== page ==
Following previous criticism of the Malta’s Individual Investor Programme (MIIP), the Maltese government has overhauled the programme.
In a press briefing on July 4th, Malta’s Parliamentary Secretary of Citizenship Affairs, Alex Muscat, announced that following approval by the Cabinet, the MIIP is set to re-launch in September under different conditions.
Rather than simply being modified, the country’s current Individual Investor Programme (IIP) has instead been scrapped and is set to be replaced by a new residence programme featuring new rules.
“The easy way out was to go from IIP 1 to IIP 2 but we wanted to have more people onboard, including the Opposition,” Alex Muscat said in the press briefing. Stating that it was important for Malta to “protect its reputation”, Alex explained that the changes were necessary as “we cannot afford to have one rotten apple”.
These significant changes to Malta’s IIP, which was first unveiled in 2014 and was the first EU-approved citizenship by investment programme in Europe, come following negative publicity about the programme over the past year, along with criticism from the European Commission. While negative publicity had focused on the soft residency requirement Malta had in place, the EC had raised concerns for risks associated with tax evasion, money laundering and visa-free regime in the Union.
Residency rules updated
The most significant change is the introduction of two contribution alternatives, each corresponding to a different residency period. Previously, the MIIP required a flat €650,000 contribution requirement. In the new rules from September, applicants can choose between either contributing €600,000 and qualifying for citizenship within three years of becoming residents or contributing €750,000 and qualifying for citizenship following just one year of residency.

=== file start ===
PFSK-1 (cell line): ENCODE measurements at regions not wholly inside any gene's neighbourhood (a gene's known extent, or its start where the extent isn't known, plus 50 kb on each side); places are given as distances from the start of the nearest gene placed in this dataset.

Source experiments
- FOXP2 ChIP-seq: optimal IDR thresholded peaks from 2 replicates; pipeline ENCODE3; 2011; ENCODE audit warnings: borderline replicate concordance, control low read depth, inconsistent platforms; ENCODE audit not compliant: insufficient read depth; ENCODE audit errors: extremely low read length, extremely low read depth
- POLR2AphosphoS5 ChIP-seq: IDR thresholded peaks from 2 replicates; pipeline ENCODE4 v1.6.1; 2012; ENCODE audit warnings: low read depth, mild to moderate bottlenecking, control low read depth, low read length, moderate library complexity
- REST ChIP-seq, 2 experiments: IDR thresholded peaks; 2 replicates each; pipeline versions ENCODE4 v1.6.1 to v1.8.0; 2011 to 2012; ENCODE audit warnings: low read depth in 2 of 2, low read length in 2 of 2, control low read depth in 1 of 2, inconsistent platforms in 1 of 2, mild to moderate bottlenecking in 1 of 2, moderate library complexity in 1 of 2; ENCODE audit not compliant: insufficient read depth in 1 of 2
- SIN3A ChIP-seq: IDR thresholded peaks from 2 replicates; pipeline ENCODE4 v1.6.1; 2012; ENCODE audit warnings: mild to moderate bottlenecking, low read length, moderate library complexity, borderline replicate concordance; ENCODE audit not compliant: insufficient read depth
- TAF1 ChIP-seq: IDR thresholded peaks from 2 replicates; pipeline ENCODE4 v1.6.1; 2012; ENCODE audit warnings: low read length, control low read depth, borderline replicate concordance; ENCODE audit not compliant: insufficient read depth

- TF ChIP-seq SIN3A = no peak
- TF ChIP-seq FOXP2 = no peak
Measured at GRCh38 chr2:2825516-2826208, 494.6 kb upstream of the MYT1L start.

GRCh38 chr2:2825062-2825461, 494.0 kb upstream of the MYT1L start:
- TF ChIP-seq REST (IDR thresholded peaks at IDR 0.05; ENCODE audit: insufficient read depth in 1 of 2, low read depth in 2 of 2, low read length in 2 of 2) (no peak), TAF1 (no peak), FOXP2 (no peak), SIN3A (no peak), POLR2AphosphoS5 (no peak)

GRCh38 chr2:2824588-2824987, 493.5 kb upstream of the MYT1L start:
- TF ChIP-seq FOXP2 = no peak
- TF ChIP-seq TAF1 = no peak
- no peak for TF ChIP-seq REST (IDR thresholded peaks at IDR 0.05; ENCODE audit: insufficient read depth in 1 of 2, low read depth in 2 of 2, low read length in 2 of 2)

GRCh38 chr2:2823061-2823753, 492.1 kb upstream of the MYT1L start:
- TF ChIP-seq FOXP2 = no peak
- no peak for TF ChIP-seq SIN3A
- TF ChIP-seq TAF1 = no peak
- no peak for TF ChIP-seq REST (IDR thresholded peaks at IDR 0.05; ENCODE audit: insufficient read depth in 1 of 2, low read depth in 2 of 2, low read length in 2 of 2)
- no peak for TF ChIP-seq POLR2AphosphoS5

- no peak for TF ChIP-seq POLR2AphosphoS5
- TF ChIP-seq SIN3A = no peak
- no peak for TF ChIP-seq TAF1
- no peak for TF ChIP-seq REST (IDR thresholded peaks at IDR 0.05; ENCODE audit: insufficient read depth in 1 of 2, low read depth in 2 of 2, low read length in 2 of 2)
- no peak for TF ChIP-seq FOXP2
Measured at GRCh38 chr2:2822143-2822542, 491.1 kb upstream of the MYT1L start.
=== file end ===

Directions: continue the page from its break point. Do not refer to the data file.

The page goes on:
While the MIIP already requires that applicants hold a residence permit for 12 months prior to applying for citizenship, in practice this has not always been in effect with actual physical presence not monitored. Currently, applicants can begin their one-year residency upon submission of their citizenship application, but the new rules means that their citizenship application would not be able to be filed until the 12-month period had been completed.
Real estate investment requirement upped
A further change to the current MIIP is with regards to the real estate investment requirement, with the minimum investment amount for property investment set to be doubled under new rules, from €350,000 to €700,000. With regards to renting, rather than buying, the current minimum annual lease of €16,000 will rise to €18,000.
Contribution to a charity
Also, in the new programme, from September, there will be a new category of financial requirements and applicants will have to pick a registered charitable organisation to which they must donate €10,000. And, applicants will have to pay additional €50,000 for each dependent.
Checks pre-application required
Furthermore, it will be necessary for all applicants to undergo and pass strict due diligence checks even before filing of the application. It has been announced that the Malta Individual Investor Programme Agency (MIIPA), which currently handles cases, will be shut down and a new agency is set to be introduced instead.
Limited to 400 per year
Finally, the country will approve a maximum of 400 applicants a year with an overall cap of 1,500.
Following concerns that the investor programme would be scrapped altogether, this overhaul comes as good news to many. After all, the IIP has raised billions in revenue for the Maltese government.
“By welcoming just 300 new citizens a year, we have earned €1.4 billion in six years,” says Alex, adding that the funds have been “a tremendous boost to the Maltese economy and will prove to be even more useful as we recover from the hit the economy has taken from Covid-19”.
The Maltese government will continue to accept applications for citizenship under the MIIPR until its September 30th deadline.